Search results1 – 10 of 110
Much of the extant research, practice and policy in engineering education has focused on the limited persistence, waning interest and lack of preparation among Black…
Much of the extant research, practice and policy in engineering education has focused on the limited persistence, waning interest and lack of preparation among Black students to continue beyond the post-secondary engineering pipeline. However, this research suggests that many Black PhD students persist and succeed in engineering, fueled by various motivational strengths. To better understand the motivations of Black students in engineering doctoral programs, this study aims to explore the factors that influence their decision to enroll in either an engineering or a computing doctoral program.
This paper uses an intrinsic and extrinsic motivational framework to investigate the inspiration of 44 Black engineering doctoral students in PhD engineering programs in 11 engineering schools across the country.
Results show that the participants’ motivation to pursue a PhD in engineering comes from several distinct factors, including the following: an unyielding passion for their particular discipline, a sense of responsibility to serve marginalized peoples and society, a path toward autonomy, pre-PhD mentorship and research opportunities and family and prior work experience.
Based on this study’s findings, a reconceptualization of graduate engineering education that incorporates the importance of “being Black” and its relationships with motivating and, potentially, retaining Black science, technology, engineering and mathematics (STEM) students is also offered.
This paper seeks to expose particular constructs and behaviors surrounding Black students’ motivation to learn and achieve in engineering at the highest academic levels, offering a more nuanced perspective than currently is found in traditional engineering education literature.
As a team of eight scholars at the University of Texas, we collaborate to research issues that directly focus on the development, training, and experiences of anti-racist…
As a team of eight scholars at the University of Texas, we collaborate to research issues that directly focus on the development, training, and experiences of anti-racist and social justice leaders in urban secondary schools. Each of us considered a personal event, or series of events, that significantly influenced our thinking about social justice. We share experiences of personal and institutional racism, and reflect on how these experiences continue to shape our awareness of race. Our perspectives capture how issues of race and racial discrimination persist in a status quo educational system and how past experiences directly influence our work.
Neuroimaging research has substantially enhanced our understanding of the neurobiological mechanisms of typical and atypical learning in children. These developments can…
Neuroimaging research has substantially enhanced our understanding of the neurobiological mechanisms of typical and atypical learning in children. These developments can advance the design of novel approaches to diagnosis and intervention for learning disabilities. Despite the promise of educational neuroscience, there are still walls between neuroscience and special education researchers such that more collaboration and understanding are needed between these disciplines. This chapter attempts to break down the walls by discussing how neuroimaging techniques can be incorporated into special education research. We also present arguments as to why neuroscience is “the next big thing” in special education research and the obstacles that must be overcome in order for neuroscience to be incorporated into education research. To describe how neurobiology might impact special education, we focus primarily on reading disability. We believe that educational neuroscience can aid in the identification and intervention of other learning disorders as well.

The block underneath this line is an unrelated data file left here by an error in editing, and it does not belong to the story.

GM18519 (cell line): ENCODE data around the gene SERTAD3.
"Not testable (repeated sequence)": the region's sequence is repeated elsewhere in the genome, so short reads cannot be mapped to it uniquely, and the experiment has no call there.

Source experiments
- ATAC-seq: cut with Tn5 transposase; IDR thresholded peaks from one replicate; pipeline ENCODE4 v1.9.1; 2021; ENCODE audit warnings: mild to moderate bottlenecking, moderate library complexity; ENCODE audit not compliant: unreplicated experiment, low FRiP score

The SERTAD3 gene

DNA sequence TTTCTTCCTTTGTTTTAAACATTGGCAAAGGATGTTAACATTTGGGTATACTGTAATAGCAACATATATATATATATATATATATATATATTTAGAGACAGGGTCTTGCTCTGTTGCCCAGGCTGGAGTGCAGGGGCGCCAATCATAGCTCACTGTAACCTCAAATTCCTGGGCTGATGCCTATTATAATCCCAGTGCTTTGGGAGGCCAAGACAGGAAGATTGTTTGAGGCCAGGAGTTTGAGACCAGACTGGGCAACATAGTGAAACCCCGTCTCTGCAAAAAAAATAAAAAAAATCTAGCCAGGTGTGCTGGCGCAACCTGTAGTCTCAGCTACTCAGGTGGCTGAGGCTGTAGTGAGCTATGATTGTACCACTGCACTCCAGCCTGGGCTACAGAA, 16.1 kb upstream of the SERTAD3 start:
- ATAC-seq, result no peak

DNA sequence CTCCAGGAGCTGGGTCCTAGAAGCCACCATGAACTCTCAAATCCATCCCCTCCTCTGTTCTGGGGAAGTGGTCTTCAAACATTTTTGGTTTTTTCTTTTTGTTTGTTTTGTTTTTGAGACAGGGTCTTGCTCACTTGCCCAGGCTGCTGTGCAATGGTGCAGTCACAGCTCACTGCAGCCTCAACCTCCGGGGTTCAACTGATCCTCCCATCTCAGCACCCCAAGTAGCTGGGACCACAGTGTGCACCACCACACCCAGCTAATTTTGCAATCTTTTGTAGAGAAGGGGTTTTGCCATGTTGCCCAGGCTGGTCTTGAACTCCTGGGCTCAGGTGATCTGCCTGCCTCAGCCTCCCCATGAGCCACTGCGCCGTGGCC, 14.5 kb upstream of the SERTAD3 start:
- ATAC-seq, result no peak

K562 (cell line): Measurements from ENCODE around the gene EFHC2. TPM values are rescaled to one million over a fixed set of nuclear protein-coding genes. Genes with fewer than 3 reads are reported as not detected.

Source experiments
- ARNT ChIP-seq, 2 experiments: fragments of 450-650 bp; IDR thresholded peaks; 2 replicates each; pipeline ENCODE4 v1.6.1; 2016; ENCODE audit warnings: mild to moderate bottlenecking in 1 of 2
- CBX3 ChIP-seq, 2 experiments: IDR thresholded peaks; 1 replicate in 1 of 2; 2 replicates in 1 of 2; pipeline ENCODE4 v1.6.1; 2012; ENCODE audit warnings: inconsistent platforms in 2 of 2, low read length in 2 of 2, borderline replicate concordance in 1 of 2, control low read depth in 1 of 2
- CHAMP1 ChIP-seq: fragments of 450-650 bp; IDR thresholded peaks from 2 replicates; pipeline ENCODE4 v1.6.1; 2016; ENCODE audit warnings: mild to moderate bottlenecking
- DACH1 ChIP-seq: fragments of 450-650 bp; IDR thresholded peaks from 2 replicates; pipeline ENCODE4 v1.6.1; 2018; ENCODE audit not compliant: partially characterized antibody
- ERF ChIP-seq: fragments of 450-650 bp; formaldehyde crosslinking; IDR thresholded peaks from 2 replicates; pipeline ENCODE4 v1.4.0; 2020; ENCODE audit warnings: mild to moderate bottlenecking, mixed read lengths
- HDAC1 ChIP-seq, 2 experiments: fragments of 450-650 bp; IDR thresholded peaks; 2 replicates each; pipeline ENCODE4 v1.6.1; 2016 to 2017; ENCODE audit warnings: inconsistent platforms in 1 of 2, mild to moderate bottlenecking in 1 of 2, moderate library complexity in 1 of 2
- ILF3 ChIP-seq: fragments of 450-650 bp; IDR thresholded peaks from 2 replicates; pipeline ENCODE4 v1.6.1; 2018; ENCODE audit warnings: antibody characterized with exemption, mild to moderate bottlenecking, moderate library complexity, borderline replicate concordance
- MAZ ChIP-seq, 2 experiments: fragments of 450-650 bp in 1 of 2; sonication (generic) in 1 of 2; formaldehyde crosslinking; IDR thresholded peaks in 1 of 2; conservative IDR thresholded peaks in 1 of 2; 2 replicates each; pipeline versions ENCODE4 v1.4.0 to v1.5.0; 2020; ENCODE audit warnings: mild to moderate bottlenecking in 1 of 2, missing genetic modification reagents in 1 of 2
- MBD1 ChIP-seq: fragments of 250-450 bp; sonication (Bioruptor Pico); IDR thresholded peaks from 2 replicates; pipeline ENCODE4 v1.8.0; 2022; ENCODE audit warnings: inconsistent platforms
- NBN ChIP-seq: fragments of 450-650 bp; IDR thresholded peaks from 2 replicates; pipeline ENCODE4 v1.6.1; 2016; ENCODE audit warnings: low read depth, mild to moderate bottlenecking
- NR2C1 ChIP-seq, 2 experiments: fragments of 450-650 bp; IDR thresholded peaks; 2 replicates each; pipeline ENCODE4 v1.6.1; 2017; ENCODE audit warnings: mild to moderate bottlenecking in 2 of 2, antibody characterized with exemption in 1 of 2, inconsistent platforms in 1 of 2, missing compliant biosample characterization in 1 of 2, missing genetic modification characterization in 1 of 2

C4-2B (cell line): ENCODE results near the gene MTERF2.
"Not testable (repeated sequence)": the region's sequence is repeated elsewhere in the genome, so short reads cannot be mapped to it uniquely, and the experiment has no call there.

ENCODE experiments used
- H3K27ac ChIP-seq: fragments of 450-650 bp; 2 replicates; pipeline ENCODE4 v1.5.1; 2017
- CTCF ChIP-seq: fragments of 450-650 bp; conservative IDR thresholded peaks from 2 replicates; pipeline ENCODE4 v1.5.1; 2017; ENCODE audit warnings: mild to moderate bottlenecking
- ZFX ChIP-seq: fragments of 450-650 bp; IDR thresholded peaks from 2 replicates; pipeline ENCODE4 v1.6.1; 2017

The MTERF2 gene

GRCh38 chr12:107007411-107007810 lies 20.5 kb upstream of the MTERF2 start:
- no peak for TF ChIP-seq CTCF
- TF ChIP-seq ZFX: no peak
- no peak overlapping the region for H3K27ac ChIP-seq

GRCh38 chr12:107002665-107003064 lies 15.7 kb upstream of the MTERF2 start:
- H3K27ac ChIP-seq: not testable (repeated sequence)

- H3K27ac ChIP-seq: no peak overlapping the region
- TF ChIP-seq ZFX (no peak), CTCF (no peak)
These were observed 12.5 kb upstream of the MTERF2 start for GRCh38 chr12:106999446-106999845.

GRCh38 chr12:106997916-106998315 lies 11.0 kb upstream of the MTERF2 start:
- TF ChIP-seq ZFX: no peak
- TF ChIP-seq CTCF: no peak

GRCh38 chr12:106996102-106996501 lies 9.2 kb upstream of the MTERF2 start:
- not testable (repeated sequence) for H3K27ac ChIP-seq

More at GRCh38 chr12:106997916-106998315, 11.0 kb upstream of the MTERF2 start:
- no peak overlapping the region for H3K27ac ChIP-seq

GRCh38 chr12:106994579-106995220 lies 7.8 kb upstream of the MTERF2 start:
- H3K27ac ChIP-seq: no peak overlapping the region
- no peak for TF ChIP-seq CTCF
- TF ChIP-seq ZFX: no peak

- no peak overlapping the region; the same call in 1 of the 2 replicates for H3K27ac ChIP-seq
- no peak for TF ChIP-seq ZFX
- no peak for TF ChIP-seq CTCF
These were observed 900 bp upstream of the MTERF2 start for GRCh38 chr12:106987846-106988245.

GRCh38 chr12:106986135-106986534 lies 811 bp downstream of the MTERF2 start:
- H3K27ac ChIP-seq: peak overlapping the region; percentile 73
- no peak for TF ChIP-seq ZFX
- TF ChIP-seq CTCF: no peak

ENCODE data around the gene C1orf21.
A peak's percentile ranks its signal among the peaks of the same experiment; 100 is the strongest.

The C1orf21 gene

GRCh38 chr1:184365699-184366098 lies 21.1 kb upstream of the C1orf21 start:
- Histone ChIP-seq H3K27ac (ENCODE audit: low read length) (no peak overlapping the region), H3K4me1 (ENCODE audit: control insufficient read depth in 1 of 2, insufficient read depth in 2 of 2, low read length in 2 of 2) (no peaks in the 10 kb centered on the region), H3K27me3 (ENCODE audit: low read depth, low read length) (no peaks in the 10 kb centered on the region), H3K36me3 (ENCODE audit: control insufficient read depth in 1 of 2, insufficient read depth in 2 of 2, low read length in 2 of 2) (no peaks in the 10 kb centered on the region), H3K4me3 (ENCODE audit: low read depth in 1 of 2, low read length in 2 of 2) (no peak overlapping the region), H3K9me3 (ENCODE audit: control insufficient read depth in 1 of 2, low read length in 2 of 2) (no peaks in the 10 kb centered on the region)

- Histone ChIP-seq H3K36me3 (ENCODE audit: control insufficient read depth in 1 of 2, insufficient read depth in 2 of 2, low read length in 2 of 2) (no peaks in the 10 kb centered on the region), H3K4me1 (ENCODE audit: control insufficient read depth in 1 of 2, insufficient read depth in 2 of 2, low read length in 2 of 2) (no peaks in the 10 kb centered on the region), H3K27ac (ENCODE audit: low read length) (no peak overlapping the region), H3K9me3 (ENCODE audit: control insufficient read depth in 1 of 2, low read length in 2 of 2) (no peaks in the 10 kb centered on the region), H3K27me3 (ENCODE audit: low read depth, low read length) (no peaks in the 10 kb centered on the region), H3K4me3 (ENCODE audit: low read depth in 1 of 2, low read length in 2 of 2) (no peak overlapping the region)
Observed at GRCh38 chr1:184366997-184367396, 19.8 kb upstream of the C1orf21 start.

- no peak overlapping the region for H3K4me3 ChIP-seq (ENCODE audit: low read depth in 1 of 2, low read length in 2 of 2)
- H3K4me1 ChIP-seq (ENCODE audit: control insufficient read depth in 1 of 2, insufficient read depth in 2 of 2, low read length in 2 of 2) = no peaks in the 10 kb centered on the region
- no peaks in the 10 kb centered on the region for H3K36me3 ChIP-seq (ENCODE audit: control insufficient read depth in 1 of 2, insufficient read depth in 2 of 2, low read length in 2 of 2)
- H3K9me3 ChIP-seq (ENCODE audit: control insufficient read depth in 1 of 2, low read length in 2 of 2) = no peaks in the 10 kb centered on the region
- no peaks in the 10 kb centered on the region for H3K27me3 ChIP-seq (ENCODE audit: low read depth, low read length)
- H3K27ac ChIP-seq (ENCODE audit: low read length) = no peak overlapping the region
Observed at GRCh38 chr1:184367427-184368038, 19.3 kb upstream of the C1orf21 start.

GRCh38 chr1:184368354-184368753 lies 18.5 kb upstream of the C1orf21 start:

This chapter focuses on dispelling popularized educational myths by providing “lively personal accounts” of the experiences of culturally and racially diverse families who…
This chapter focuses on dispelling popularized educational myths by providing “lively personal accounts” of the experiences of culturally and racially diverse families who are raising high ability/gifted children and youth or who have completed the task with outstanding proficiency and remarkable skill. Through vignettes, parents reveal how they experienced their children’s giftedness in the context of the home and community. In a concluding lessons learned section, an analysis of themes generated is shared based on input from the families. Recommendations for further research and considerations for school practice are also provided.
The purpose of this paper is twofold: first, the use of power in a business network context is investigated, in relation to companies’ environmental reporting and practice…
The purpose of this paper is twofold: first, the use of power in a business network context is investigated, in relation to companies’ environmental reporting and practice choices. Second, the environmental reporting-practice portrayal gap is examined, focussing on inter-organisational environmental practices (such as green supply chain management).
A network case study was undertaken in the Western Australian agrifood sector, with the two large, dominant supermarkets as focal actors. Data were drawn from 34 in-depth interviews from 2011 to 2013 and a document review including 15 years of supermarket reports.
The study showed the exercise of government power bases and its effect on supermarket and other supply chain actors’ reporting and practice choices. The data suggest a differential use of power by supermarkets with suppliers, depending on supplier type and environmental practice characteristics. The study revealed surprisingly transparent reporting of the lack of whole-of-supply-chain approach by the supermarkets and admission of shareholder power over reporting and practice choices. In addition, other reporting-practice portrayal gaps relating to inter-organisational environmental practices were found.
The study provides a unique network level analysis of how power relations interact and influence companies’ choices of environmental reporting and practice, thereby contributing to prior power and environmental reporting literature. Contributions are made to extant literature dealing with the reporting-practice portrayal gap by focussing on inter-organisational environmental reporting and practice.